“His regular rider was aboard him, and we told him we didn’t want anything faster than 49,” said owner Shivananda Parbhoo. “He went in 49.41, which is perfect. [Martinez] didn’t move a muscle. He came back happy and went straight to his feed.”
“They’ll have to try to catch him [in the Foxwood’s King’s Bishop],” said Parbhoo, whose father, Bisnath Parboo, trains the Teuflesberg colt.
The Foxwoods King’s Bishop will be Trinniberg’s second race at Saratoga, having finished second by three-quarters of a length to Currency Swap at 68-1 in the Grade 1 Three Chimneys Hopeful last September. Trinniberg turned the tables on Currency Swap two starts back in the Grade 2 Woody Stephens presented by VisitNassauCounty.com, with Currency Swap coming back to win the Grade 2 Amsterdam on Saturday.
Six of the 10 starters in last year’s Three Chimneys Hopeful have gone on to win at least one stakes, topped by sixth-place finisher I’ll Have Another, who captured this year’s Grade 1 Kentucky Derby and Grade 1 Preakness.
“[Trinnberg] ran a big race in the Hopeful, and half of the field has come back to do big things,” said Parbhoo.
The Foxwoods King’s Bishop for 3-year-olds will be contested over the Three Chimneys Hopeful’s seven-furlong distance.
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Last year’s winner of the De La Rose, Trix in the City, will make her third start off a layoff on Saturday when she tries to repeat her 2011 performance in the race, stretching back out to a mile after two sprint races in which she finished second and third. The 6-year-old daughter of Friends Lake will race without blinkers for the first time in several years.
“She can be a nightmare in the paddock,” said Violette, “which she was in her last start. She should have run better than that.”
The lack of blinkers, he said, means that Trix in the City will likely not be on the lead; she set the pace in her two most recent victories.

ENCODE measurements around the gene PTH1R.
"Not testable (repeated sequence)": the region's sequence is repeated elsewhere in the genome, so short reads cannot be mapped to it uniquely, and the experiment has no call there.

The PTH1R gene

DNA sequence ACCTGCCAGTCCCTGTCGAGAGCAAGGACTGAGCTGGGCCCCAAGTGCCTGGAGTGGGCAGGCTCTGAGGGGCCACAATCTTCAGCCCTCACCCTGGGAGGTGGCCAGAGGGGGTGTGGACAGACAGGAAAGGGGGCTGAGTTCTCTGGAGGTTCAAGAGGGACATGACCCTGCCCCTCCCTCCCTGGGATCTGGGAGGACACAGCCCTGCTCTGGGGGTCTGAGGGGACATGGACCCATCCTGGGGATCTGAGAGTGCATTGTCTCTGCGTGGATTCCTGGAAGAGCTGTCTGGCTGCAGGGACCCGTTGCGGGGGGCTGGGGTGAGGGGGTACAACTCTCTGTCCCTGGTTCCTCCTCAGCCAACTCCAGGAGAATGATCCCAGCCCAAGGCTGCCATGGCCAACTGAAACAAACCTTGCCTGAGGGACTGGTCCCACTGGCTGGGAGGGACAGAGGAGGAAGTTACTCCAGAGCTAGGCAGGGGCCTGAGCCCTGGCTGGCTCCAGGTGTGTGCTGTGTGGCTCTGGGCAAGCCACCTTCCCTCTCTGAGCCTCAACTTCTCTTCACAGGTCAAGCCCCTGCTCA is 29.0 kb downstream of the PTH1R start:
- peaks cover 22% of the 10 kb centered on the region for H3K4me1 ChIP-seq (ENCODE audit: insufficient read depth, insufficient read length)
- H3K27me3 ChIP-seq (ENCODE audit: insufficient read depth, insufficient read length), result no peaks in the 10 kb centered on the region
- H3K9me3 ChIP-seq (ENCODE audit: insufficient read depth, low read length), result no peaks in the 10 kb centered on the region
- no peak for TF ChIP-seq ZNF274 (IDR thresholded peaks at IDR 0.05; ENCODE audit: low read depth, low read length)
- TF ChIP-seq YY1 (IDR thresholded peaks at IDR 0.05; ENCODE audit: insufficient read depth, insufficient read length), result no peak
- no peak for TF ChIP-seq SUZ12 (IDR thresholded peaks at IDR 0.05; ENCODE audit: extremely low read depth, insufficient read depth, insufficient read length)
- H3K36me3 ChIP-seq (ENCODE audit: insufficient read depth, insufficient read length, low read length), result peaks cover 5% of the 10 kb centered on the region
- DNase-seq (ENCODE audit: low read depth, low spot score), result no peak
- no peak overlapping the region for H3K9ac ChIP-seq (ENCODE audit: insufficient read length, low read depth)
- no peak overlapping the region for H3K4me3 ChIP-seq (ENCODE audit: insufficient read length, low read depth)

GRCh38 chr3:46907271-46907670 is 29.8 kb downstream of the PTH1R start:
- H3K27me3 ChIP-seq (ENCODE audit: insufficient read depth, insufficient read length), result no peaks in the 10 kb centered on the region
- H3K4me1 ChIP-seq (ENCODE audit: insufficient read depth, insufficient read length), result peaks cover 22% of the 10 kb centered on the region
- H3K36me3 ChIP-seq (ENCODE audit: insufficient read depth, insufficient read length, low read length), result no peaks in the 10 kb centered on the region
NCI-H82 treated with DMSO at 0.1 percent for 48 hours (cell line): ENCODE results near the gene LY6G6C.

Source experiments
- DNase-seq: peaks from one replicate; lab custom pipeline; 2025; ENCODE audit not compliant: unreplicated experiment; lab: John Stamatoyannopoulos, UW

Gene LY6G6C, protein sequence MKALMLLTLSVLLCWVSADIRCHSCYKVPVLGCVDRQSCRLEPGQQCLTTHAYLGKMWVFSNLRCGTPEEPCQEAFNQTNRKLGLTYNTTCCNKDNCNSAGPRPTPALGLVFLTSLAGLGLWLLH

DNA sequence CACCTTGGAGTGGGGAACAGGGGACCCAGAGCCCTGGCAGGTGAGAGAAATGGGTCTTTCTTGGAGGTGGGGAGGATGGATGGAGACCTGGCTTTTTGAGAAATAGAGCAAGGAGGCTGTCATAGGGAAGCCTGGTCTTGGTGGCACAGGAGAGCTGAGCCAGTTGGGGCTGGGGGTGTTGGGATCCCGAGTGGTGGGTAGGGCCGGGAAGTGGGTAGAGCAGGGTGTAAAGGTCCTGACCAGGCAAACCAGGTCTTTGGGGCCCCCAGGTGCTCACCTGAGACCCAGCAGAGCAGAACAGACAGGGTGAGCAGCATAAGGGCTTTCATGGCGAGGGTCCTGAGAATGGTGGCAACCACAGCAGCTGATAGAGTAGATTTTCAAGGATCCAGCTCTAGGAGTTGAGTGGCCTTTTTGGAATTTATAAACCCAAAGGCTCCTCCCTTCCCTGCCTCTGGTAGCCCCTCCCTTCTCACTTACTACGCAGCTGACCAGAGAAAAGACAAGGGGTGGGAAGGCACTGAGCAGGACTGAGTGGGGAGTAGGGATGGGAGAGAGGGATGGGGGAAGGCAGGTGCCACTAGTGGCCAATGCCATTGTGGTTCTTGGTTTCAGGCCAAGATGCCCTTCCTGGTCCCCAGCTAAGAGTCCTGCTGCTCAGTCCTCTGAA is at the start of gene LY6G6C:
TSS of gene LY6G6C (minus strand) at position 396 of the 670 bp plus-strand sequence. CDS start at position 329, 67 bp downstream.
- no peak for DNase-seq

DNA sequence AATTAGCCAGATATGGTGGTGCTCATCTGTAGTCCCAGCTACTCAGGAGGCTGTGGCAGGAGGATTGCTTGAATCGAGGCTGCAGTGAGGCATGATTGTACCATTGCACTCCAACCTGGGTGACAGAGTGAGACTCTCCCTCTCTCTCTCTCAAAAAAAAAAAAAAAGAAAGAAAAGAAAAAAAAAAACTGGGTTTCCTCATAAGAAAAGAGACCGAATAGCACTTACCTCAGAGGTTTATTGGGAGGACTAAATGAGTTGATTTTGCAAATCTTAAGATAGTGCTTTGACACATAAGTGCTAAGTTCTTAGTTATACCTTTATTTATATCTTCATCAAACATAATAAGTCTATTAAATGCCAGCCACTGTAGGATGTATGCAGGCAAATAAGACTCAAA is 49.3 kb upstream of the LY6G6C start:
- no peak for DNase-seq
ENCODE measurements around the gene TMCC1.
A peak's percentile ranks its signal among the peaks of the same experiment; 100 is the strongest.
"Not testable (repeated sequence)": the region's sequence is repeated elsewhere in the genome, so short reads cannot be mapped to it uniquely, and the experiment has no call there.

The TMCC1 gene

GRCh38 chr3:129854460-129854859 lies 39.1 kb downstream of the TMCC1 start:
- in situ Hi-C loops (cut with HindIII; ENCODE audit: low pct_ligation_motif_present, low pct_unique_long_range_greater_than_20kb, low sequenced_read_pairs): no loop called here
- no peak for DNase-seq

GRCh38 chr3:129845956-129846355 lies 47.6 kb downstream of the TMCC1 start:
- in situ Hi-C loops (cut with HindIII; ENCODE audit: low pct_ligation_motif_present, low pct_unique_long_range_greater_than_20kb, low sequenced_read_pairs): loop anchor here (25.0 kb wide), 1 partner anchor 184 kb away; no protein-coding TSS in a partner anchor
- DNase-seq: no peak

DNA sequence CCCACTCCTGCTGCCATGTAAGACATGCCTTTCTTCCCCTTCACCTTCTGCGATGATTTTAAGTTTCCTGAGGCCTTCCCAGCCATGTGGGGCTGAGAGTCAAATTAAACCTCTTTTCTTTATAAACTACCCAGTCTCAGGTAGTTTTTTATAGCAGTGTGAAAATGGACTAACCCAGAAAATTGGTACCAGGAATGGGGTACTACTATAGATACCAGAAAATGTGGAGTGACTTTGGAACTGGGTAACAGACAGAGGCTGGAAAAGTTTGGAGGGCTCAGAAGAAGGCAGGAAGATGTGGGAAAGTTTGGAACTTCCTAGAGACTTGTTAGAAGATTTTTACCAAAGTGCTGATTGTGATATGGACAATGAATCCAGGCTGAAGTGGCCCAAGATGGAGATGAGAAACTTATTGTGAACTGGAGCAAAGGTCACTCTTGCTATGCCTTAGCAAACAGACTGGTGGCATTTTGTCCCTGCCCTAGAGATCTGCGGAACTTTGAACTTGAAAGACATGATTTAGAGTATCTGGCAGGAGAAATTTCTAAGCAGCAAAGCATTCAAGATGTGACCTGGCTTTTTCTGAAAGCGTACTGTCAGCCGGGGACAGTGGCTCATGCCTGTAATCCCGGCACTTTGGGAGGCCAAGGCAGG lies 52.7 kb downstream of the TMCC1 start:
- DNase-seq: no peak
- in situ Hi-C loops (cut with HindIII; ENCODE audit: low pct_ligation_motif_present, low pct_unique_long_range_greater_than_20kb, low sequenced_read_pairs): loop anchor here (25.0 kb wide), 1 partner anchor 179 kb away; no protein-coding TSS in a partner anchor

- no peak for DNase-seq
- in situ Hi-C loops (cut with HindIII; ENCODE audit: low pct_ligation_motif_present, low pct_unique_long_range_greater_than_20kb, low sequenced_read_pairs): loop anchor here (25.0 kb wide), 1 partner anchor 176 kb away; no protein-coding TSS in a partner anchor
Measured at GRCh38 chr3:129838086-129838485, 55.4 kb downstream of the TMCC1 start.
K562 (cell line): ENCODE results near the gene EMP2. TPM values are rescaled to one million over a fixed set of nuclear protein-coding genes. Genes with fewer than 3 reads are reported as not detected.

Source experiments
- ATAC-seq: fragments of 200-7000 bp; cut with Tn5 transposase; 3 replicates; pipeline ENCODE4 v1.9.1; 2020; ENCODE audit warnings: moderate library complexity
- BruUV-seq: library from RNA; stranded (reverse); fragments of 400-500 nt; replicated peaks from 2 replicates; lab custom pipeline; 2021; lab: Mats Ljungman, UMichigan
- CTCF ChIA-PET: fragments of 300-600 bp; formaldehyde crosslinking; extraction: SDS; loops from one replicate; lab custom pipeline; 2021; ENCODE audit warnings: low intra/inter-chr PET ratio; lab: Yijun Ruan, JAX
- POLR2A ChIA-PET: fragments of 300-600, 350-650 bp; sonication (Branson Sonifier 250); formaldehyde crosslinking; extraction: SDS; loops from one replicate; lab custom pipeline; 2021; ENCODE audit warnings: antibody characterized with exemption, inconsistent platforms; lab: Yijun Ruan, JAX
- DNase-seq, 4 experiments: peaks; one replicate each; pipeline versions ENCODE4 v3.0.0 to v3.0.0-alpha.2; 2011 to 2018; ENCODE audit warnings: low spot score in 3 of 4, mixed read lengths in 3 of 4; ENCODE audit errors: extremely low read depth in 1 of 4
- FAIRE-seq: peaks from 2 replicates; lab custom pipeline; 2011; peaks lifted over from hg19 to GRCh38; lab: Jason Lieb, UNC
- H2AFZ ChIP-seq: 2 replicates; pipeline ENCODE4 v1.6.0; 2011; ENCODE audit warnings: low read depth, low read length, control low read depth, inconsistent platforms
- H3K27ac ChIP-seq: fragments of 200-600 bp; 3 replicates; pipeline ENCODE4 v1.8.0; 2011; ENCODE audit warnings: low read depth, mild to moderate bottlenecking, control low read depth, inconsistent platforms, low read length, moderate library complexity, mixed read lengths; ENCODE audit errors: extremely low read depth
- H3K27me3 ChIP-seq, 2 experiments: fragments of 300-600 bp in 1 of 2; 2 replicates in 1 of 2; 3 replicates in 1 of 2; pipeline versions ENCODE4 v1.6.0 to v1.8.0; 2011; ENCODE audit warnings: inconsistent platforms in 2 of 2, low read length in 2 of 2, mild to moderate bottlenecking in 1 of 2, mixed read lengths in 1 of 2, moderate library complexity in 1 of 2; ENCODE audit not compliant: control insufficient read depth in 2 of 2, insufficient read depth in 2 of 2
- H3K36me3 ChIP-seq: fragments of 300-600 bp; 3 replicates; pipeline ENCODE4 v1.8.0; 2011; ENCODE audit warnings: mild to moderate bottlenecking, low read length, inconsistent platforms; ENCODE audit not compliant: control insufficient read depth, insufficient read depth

Trix in the City, owned by Patsy C. Symons, was off from October of last year until February; another three-month break followed a race at Gulfstream in which the mare was eased.
“There was nothing serious wrong with her, just nuisance stuff you couldn’t go forward with,” Violette said.
“It’d be nice to win this race again and she’s doing good, but it’s certainly not a lay-up.”
Carried Interest, trained by Violette for Klaravich Stables and William H. Lawrence, made an impressive debut last month at Belmont, earning a 90 Beyer Speed Figure in a five-furlong race that he won by a half-length and will make his next start in the Grade 2 Saratoga Special on August 12, the trainer said.
“He’s doing great,” said Violette of the Henny Hughes colt. “He ran very fast, it looks like he beat some very nice horses in the race, and all systems are go.”
Though Carried Interest led for most of that race, Violette thinks he can vary his racing style.
“The added distance [of the 6 ½-furlong Saratoga Special] is significant, but he doesn’t have to be a rocket,” said Violette. “I think he could certainly stalk or lay off the pace, but he’s obviously fast enough to take over if they let us do that.”
As well as Carried Interest raced last month, Violette thinks he’ll be even better next time.
“I do think there’s room for improvement,” he said. “He’s shown quite a bit of talent, he’s gotten dirt in his face, he’s done everything well. He’s got a great brain.”
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Chad Brown’s 4-year-old filly Dealbata will make her second U.S. start in the De La Rose on Saturday. After making her first five starts in France (3-1-0), she won her first stateside race at Belmont in June in the Mohegan Sky Stakes. While confident of his filly’s chances, Brown’s not thrilled with the post position she drew. Dealbata will break from post 10 in a 10-horse field.
“She’s doing really well, and I’m expecting her to do well,” he said, “but I am concerned about the post.
“I’m going to leave it up to [jockey] Ramon [Dominguez] off the break,” he said. “She has just enough speed to maybe get herself in trouble. She’s not really a come-from-behinder, and I don’t think she’s an on-the-lead horse. She’s probably a mid-pack horse, and if she leaves too well, she could get hung out there.” Though he said that he’ll let Dominguez play it ear, he’d like to see Dealbata tucked in by the first turn.
Brown was pleased by his filly’s first performance in the United States but not surprised.
“Sometimes it takes horses a few months to get adjusted to being here, sometimes it takes longer,” he said. “I don’t run them until I know that they’re ready, so it doesn’t surprise me when they fire, and she fired in her first race.”
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Trainer Jimmy Toner, who won last weekend’s Grade 1 Diana with fan favorite Winter Memories, joked when asked about that filly’s 5-year-old half-sister La Cloche: “It’s nice that someone comes by to talk about somebody other than Winter Memories.”